In Control flow§

See primary documentation in context for loop

The loop statement takes three statements in parentheses separated by ; that take the roles of initializer, conditional and incrementer, respectively. The initializer is executed once before the conditional is first tested. In case the initializer involves a variable declaration, the variable is declared as a lexical variable in the loop's outer or containing scope so that it can be used in code following the loop statement. The conditional is executed before each iteration and coerced to Bool; if False the loop is stopped. The incrementer is executed after each iteration, and before the conditional is tested again.

loop (my $i = 0$i < 10$i++{       # A typical loop 
    say $i;
my @str = "However Long".comb;          # Our very own .char routine: 
loop (my $l = 0;;) {                    # Declare $l in outer scope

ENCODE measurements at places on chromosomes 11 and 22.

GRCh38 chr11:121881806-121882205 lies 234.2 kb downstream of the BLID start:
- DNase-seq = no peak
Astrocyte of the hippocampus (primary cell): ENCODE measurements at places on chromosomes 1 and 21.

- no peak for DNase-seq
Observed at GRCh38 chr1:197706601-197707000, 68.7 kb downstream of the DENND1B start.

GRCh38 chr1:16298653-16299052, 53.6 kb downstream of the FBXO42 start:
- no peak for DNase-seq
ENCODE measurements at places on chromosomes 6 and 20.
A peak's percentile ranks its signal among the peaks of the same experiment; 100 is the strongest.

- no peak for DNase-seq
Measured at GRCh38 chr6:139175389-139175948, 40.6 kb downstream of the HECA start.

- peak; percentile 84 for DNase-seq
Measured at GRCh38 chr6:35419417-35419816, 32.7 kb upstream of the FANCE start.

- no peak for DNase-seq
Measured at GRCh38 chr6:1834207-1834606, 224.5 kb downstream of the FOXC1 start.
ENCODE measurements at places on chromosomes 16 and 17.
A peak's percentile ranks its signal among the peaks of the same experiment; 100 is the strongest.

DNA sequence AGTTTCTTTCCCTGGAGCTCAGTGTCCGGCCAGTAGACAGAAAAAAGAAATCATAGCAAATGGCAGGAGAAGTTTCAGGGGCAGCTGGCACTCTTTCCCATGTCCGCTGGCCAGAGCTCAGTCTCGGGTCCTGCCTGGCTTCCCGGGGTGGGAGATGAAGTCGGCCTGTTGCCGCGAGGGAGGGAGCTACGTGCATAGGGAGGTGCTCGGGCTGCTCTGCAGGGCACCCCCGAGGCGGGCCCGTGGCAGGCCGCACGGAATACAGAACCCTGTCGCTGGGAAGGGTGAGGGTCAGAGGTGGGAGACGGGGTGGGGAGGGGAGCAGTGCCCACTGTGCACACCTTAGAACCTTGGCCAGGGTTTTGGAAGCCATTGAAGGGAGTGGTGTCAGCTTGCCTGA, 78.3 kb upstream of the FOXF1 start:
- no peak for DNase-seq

last if !@str[$l++]                 # and count chars until we hit an 
}                                       # undefined element (Any) 
say "The string is {--$l} chars long.";

The infinite loop does not require parentheses.

loop { say 'forever' }

The loop statement may be used to produce values from the result of each run of the attached block if it appears in lists:

(loop ( my $i = 0$i++ < 3;) { $i * 2 }).say;               # OUTPUT: «(2 4 6)␤» 
my @a = (loop ( my $j = 0$j++ < 3;) { $j * 2 }); @a.say;   # OUTPUT: «[2 4 6]␤» 
my @b = do loop ( my $k = 0$k++ < 3;) { $k * 2 }@b.say;  # same thing

Unlike a for loop, one should not rely on whether returned values are produced lazily. It would probably be best to use eager to guarantee that a loop whose return value may be used actually runs:

sub heads-in-a-row {
    (eager loop (; 2.rand < 1;) { "heads".say })